The career opportunities for graduates in legal studies are unlimited. Graduates can become paralegals, administrators, program directors or elected officials, or they may go on to law school to become an attorney.
In addition to speaking with an adviser, any of the books listed below might help students decide on a career in legal studies:
- DeLucia, Robert C. and Thomas J. Doyle. (1998). Career Planning in Legal Studies Cincinnati, OH: Anderson.
- Harr, J. Scott, and Karen M. Hess. (2000). Seeking Employment in Legal Studies and Related Fields, Belmont, CA: Wadsworth.
- Justice Research Association. (2000). Your Legal Studies Career, Upper Saddle River, NJ: Prentice Hal.
- Stephens, W. Richard, Jr. (1999). Careers in Legal Studies, Needham Heights, MA: Allyn and Bacon.
What can I do with a degree in legal studies?
Many occupations today require college-educated individuals who can write and speak well, solve problems, learn new information quickly and work well with others on a team. This means that college graduates use their education in a wide variety of fields, and your future career may relate as much to your personal career interests, work values and transferable skills as your specific academic major.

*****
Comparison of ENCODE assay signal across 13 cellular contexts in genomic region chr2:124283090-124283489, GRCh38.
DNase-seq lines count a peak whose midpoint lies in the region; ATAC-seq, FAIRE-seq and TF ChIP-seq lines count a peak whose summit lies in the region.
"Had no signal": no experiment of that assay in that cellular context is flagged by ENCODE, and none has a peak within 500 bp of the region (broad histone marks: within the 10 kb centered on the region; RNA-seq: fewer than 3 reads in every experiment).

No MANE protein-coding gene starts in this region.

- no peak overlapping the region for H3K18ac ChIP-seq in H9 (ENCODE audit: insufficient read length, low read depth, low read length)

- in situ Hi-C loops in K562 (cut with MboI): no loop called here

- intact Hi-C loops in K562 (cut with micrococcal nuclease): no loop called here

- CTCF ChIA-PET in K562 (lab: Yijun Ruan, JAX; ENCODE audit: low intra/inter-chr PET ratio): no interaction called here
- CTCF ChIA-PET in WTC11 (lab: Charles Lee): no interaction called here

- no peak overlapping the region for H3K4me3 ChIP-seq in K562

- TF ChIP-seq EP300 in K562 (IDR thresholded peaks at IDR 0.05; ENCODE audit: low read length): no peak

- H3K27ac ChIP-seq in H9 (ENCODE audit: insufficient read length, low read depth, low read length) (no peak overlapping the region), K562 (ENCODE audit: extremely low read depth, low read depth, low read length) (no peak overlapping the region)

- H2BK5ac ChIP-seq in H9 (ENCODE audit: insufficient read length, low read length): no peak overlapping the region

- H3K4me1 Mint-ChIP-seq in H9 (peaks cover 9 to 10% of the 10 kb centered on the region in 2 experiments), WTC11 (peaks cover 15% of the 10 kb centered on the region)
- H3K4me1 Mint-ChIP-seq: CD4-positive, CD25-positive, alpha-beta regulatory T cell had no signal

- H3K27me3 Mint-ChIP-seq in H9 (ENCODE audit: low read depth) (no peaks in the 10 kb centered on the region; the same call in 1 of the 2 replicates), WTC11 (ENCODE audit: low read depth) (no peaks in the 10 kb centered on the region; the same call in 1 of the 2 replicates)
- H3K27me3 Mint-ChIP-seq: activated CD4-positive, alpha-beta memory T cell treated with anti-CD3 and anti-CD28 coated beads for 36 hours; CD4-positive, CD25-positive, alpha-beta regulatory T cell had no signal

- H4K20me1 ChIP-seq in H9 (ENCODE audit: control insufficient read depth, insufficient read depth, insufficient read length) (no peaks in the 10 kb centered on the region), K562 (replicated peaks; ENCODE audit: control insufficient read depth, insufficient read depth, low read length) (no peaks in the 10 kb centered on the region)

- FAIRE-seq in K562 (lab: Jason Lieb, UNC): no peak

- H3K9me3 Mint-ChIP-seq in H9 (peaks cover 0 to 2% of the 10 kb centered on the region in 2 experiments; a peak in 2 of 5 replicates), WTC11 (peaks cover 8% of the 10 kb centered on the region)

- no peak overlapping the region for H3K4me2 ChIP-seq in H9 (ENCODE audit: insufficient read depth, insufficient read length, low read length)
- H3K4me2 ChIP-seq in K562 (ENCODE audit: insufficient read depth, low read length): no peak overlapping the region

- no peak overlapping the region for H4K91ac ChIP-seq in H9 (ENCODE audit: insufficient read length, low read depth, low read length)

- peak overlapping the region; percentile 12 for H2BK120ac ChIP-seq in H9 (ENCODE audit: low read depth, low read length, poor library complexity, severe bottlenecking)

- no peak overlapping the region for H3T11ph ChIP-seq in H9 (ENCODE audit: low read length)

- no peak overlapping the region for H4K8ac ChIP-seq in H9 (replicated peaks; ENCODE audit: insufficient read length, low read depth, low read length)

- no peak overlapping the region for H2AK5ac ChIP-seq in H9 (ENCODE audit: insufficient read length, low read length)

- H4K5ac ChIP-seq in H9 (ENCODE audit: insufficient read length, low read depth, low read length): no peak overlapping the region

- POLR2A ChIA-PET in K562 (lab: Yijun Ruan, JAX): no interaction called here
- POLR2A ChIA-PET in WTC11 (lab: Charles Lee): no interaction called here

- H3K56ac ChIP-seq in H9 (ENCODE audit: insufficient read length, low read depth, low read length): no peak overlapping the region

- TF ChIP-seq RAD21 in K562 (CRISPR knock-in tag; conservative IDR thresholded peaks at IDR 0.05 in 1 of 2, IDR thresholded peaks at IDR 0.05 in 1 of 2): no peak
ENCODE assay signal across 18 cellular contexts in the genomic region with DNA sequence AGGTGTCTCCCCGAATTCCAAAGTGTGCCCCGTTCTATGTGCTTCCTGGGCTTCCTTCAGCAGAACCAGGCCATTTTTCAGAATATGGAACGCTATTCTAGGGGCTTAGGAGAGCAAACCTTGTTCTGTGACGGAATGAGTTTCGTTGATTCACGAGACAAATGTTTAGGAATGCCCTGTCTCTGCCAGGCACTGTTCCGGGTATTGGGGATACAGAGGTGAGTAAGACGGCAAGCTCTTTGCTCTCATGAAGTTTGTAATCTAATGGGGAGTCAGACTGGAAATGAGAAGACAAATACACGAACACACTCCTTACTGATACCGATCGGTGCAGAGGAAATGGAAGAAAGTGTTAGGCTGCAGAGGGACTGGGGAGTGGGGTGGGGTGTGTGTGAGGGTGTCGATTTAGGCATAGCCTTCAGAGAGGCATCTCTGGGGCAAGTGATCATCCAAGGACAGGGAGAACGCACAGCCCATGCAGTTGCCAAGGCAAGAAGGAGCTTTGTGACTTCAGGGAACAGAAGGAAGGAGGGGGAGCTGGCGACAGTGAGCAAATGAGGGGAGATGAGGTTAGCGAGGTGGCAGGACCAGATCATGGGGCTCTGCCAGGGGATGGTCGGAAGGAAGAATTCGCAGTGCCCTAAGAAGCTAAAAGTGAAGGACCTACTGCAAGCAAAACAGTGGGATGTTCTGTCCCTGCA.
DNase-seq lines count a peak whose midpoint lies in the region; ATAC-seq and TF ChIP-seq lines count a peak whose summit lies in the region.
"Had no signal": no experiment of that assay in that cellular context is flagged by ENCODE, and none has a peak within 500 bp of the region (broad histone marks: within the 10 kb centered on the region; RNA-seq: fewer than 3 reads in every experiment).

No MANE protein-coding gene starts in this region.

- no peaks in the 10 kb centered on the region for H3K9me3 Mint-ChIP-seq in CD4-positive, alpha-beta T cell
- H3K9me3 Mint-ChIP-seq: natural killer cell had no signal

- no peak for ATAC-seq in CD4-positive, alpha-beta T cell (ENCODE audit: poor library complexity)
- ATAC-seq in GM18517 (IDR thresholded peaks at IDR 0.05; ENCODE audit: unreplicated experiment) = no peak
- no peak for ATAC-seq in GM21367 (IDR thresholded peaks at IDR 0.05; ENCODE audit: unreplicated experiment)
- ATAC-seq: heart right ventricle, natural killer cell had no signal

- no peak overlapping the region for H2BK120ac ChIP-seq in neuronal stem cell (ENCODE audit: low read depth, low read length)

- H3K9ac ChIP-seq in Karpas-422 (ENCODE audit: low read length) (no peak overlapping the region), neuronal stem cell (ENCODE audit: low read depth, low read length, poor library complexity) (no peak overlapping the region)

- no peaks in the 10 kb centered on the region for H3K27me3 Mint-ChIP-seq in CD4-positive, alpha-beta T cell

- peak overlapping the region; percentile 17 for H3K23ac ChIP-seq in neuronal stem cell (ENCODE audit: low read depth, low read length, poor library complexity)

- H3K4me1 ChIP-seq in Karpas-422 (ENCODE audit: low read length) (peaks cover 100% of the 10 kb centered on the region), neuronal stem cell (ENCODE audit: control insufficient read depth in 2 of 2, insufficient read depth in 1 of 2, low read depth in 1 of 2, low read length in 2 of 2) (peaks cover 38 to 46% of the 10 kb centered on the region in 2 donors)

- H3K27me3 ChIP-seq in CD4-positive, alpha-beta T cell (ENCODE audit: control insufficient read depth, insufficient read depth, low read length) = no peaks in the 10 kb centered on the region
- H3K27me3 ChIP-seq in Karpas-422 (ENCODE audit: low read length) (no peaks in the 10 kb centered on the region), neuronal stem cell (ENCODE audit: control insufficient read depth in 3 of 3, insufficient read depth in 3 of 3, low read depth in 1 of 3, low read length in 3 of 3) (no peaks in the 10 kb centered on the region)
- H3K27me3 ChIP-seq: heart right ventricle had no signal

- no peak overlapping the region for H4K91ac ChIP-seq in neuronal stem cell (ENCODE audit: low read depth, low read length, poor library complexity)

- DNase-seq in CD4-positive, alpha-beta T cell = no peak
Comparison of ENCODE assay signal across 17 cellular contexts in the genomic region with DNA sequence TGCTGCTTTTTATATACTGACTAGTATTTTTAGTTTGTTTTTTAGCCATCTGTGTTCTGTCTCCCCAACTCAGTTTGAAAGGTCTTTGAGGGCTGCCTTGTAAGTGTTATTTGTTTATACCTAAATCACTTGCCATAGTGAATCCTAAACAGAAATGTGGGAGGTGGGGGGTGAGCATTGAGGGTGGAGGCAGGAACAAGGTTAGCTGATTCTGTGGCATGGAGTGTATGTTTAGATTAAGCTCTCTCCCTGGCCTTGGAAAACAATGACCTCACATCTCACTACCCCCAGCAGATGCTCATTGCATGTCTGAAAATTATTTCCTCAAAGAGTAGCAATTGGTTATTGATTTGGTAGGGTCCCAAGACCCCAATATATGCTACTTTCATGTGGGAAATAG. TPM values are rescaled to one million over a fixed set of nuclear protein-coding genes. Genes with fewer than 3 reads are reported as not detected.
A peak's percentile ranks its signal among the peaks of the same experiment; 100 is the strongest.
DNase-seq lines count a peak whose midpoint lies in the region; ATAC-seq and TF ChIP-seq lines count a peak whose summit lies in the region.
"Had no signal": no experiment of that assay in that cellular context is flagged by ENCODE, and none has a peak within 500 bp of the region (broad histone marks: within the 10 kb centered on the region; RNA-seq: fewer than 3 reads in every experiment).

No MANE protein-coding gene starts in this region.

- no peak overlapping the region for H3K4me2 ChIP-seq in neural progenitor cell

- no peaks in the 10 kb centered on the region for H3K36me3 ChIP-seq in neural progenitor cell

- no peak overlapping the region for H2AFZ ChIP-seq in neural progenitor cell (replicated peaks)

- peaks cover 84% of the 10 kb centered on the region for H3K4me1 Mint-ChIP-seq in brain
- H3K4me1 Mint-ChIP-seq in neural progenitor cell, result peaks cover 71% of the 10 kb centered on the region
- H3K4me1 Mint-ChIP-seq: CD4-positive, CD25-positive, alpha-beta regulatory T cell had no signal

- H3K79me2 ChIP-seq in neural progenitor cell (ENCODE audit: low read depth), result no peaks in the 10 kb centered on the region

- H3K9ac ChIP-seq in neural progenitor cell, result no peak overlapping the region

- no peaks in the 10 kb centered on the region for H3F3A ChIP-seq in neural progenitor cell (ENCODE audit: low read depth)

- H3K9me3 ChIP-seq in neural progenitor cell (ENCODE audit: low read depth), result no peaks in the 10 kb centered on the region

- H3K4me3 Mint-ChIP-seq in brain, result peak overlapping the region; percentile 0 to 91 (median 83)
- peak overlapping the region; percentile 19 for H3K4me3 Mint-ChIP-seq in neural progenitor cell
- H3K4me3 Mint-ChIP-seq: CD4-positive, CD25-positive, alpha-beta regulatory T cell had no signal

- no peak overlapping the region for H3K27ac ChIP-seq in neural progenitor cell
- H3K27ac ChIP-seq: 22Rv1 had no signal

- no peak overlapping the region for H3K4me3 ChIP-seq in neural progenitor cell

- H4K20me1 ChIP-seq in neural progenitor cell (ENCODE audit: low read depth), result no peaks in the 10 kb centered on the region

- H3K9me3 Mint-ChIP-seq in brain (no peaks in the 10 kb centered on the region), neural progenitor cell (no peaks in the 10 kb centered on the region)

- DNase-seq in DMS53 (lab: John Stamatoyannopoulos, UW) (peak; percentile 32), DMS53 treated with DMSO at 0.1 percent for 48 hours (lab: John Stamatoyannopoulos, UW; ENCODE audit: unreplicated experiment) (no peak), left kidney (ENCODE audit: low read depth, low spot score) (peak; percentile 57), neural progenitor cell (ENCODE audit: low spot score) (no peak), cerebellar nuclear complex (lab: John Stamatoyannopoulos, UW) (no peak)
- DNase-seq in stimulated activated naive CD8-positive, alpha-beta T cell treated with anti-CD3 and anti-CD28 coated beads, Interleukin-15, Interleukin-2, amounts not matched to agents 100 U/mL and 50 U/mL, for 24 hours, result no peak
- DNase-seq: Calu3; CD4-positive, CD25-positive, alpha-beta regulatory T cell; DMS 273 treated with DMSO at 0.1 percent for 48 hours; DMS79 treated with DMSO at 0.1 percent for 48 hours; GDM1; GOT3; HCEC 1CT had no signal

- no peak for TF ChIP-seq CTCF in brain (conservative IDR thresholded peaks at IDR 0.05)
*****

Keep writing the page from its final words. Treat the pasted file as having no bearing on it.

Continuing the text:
Legal studies is the study of the effective implementation of law and legal procedures as well as the relationship of laws to the safety and protection of life and property. Legal services are more concerned with research and support related to the understanding and interpretation of law, legal procedures and practices.
For additional information please contact the Department of Legal Studies at